Special Olympics has received a $12 million pledge, the largest in its history, to expand its health-related services to people with intellectual disabilities and launch of what it is calling its Healthy Communities initiative.
The gift from philanthropist and businessman Tom Golisano of New York will be paid out over four years and was announced at the opening of the 2012 Clinton Global Initiative (CGI) Annual Meeting in New York City.
Healthy Communities will be launched in seven countries (Mexico, Peru, Romania, Malawi, South Africa, Malaysia, and Thailand) and six states in the United States (Arizona, Florida, Kansas, New Jersey, Wisconsin and New York). It will build upon and broaden the scope of the current Healthy Athletes program, which has provided free health screenings and products to athletes for 15 years.
Special Olympics’ goal for Healthy Communities is to achieve improved health outcomes for people with intellectual disabilities with the ultimate goal of ensuring that all are receiving health services and are able to reach their full potential. It will expand services to more athletes, increase partnerships with local organizations, expand the use of technology, and promote awareness of the health difficulties facing people with intellectual disabilities.
Golisano is the founding sponsor and major underwriter for eight consecutive years of the CGI Annual Meeting. His first gift to Special Olympics International was in 2010, to conduct Healthy Athletes trainings of doctors and other health care providers from across the United States. That support allowed for the training, engagement and, activation of dozens of health professionals who were empowered to conduct Healthy Athletes clinics at Special Olympics events in their own communities. In addition, it allowed for the implementation of a new health practitioner training model that enhanced Special Olympics’ ability to respond to local training needs.
“This unprecedented gift by Tom Golisano is going to impact lives worldwide, and we are honored to have the opportunity to share this incredible news at the Clinton Global Initiative Annual Meeting,” said Special Olympics Chairman and CEO Timothy P. Shriver. “The stories of health disparity and need we hear are unbelievable. We know athletes with previously undiagnosed cancers, extremely low bone density, and a multitude of other ailments that were overlooked until they came to a Special Olympics Healthy Athletes event. This new funding opens the door to reach many more people in need, and we hope that others join us on the journey to provide health care to a community of people that so desperately need it.”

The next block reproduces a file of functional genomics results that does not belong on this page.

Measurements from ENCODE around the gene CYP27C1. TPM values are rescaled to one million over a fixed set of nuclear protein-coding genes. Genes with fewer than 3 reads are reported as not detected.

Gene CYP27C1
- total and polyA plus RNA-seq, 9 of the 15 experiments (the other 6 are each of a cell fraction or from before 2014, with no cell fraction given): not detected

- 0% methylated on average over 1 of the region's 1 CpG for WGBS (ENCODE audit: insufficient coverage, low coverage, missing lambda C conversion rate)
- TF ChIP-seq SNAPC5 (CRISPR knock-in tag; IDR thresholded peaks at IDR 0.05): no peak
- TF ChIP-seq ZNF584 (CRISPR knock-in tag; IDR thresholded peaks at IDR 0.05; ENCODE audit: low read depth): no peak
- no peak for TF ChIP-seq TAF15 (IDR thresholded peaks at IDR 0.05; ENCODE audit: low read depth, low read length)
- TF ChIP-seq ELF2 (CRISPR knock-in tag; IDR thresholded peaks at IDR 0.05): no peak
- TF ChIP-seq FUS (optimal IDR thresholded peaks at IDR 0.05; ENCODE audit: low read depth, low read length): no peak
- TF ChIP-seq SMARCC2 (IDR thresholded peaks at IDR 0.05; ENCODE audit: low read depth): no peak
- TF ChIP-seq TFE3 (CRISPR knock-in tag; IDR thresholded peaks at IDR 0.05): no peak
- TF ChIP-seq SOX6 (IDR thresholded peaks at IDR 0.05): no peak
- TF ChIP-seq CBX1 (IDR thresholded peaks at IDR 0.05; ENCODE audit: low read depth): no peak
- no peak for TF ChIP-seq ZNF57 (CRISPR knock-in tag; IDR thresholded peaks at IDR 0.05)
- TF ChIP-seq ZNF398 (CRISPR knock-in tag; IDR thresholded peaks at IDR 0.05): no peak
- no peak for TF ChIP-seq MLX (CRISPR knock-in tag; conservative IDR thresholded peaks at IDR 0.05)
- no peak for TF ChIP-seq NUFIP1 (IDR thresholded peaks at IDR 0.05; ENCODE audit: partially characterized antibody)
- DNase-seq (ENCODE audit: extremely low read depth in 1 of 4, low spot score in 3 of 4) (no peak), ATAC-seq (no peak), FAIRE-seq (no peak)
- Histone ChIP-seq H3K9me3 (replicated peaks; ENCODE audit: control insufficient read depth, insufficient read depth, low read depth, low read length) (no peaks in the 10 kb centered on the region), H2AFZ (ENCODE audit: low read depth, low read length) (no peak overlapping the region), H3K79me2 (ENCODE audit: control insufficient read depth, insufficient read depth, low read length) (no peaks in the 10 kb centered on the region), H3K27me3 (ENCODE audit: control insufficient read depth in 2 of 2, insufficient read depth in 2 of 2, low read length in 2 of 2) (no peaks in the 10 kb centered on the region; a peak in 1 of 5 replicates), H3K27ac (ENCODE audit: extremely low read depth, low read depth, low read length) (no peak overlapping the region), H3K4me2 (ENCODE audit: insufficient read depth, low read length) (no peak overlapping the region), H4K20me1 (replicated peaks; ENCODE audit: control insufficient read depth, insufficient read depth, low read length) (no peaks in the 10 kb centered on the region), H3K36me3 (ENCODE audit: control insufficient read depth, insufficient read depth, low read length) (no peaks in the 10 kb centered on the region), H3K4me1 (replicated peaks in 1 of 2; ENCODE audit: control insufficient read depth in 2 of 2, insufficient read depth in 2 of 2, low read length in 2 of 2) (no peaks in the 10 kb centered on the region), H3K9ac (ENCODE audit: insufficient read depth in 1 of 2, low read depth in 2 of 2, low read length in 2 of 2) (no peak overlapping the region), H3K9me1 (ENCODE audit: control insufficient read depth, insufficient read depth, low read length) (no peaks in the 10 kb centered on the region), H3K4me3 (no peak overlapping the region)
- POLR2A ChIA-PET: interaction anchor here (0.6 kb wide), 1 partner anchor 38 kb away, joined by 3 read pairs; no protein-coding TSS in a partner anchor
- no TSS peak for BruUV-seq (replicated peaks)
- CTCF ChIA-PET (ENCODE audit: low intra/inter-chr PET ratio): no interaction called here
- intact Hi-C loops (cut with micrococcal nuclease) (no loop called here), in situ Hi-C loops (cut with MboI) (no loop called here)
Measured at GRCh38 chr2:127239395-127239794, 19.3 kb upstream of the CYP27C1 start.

According to Golisano, “We chose to make this announcement at this year’s CGI Annual Meeting, where world leaders are convening to turn ideas into action and solve some of the world’s most pressing challenges, because it is our hope that this gift will generate additional support and resources from hospitals, universities, professional associations, other nonprofit organizations, corporations and agencies worldwide.”
In addition to expanding on the seven Healthy Athletes health disciplines (vision, hearing, oral health, healthy lifestyles, general fitness, podiatry, and sports physicals), these new Healthy Communities will be able to address some of the most acute medical conditions, including diseases of extreme poverty such as malaria, tuberculosis, waterborne diseases, and others, as well as conditions more prevalent in developed countries (e.g. obesity, early onset chronic disease).
Specific outcomes of Healthy Communities include:
- 1,580 additional Healthy Athletes clinics globally over four years providing services for approximately 260,000 additional athletes with ID;
- Training on the specific health needs of people with ID for approximately 5,000 health care professionals to lead or participate in clinics in their communities and provide care to others with intellectual disabilities when they return to their full-time jobs;
- 60 mini-grant awards to replicate and expand the work of the Healthy Community projects; and,
- Enhanced use of technology, including the creation of 96,000 athlete electronic health records.
The Healthy Communities locations were selected via a competitive process from among 33 nominated Special Olympics Programs. Each were evaluated by a review team against a set of criteria which identified their ability to significantly effectively scale up health activities if given additional support. The criteria used to evaluate Programs included their current integration of health into strategic plans and operations, current level of Health partnership development and past performance in delivering against organizational priorities.
Golisano is chairman of Paychex, Inc., a payroll and human resource firm. The Golisano Foundation, which he established in 1985, is dedicated exclusively to helping organizations devoted to helping those with developmental disabilities. In addition to the Foundation’s contributions, Golisano’s philanthropy totals more than $200 million.